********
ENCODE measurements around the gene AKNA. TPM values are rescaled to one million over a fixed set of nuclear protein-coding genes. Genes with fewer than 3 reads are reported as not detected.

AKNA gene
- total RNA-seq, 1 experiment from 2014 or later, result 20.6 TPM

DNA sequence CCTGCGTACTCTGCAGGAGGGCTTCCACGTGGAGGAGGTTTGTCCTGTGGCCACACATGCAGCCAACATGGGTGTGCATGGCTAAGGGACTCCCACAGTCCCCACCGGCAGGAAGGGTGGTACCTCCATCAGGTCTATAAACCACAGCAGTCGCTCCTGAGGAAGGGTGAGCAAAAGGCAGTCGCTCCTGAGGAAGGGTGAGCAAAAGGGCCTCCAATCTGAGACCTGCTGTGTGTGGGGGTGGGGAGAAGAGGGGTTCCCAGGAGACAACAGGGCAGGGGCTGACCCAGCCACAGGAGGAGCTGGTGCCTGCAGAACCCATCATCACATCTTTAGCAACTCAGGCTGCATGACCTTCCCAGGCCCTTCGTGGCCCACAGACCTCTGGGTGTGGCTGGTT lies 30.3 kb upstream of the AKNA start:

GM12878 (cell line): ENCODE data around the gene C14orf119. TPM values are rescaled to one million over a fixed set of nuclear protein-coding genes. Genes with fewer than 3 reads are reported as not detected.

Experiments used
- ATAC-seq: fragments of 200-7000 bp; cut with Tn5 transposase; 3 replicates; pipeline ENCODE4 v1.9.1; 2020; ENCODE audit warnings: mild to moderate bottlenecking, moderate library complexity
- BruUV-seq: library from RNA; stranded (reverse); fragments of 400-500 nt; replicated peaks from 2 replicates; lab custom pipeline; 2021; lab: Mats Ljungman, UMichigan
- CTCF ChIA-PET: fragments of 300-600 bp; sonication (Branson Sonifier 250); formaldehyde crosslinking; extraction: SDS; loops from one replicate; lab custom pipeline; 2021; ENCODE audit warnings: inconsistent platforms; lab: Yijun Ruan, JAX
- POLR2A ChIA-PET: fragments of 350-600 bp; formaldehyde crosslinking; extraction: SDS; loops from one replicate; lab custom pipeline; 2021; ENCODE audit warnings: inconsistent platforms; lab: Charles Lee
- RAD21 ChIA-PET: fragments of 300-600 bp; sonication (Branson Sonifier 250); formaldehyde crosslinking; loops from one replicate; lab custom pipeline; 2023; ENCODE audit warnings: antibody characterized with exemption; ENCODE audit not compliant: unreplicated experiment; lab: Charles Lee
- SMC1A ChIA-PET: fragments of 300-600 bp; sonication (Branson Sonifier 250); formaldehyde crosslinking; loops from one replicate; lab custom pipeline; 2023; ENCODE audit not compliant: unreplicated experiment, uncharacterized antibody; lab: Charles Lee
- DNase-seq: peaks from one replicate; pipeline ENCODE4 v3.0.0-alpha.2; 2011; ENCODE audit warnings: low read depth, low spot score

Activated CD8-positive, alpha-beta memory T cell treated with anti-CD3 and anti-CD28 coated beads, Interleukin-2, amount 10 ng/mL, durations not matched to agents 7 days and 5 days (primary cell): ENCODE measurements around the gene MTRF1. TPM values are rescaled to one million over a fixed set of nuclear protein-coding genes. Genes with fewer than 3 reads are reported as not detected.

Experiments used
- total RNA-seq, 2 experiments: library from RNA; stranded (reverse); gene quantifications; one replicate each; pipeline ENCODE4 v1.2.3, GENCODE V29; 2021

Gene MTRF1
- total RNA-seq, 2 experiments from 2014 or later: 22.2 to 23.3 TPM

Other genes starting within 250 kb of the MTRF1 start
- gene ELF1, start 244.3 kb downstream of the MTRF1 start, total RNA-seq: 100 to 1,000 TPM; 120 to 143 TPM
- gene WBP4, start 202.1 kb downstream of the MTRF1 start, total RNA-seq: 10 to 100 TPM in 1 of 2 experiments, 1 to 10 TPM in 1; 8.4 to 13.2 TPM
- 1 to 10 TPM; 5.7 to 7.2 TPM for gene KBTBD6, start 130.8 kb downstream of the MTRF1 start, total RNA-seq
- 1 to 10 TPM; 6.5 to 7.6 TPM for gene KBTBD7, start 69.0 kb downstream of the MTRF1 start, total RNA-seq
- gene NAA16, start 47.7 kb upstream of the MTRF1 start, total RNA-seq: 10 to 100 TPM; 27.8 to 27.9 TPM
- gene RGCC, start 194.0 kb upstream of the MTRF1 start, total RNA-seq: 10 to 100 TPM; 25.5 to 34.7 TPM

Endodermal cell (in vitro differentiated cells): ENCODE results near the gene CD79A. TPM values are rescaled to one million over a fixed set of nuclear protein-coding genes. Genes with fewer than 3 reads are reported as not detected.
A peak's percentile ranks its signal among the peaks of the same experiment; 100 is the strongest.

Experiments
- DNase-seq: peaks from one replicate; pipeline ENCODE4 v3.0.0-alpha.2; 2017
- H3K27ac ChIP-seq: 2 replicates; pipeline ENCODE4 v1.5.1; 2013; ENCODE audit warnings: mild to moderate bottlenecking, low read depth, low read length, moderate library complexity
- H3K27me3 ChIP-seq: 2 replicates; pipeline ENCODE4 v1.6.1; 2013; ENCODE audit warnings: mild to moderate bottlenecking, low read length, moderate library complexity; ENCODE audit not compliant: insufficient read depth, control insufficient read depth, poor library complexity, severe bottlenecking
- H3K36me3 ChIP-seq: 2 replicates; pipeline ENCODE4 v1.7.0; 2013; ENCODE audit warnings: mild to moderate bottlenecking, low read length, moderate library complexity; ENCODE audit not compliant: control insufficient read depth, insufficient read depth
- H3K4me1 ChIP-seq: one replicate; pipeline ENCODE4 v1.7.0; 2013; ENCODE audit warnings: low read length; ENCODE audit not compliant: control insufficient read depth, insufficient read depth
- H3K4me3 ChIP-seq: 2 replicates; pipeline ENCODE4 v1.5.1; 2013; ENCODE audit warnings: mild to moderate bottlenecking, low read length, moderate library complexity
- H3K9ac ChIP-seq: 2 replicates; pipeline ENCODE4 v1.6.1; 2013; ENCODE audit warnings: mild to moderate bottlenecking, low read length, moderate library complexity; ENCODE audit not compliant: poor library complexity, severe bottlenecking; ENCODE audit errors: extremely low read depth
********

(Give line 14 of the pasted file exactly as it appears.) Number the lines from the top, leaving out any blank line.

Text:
Activated CD8-positive, alpha-beta memory T cell treated with anti-CD3 and anti-CD28 coated beads, Interleukin-2, amount 10 ng/mL, durations not matched to agents 7 days and 5 days (primary cell): ENCODE measurements around the gene MTRF1. TPM values are rescaled to one million over a fixed set of nuclear protein-coding genes. Genes with fewer than 3 reads are reported as not detected.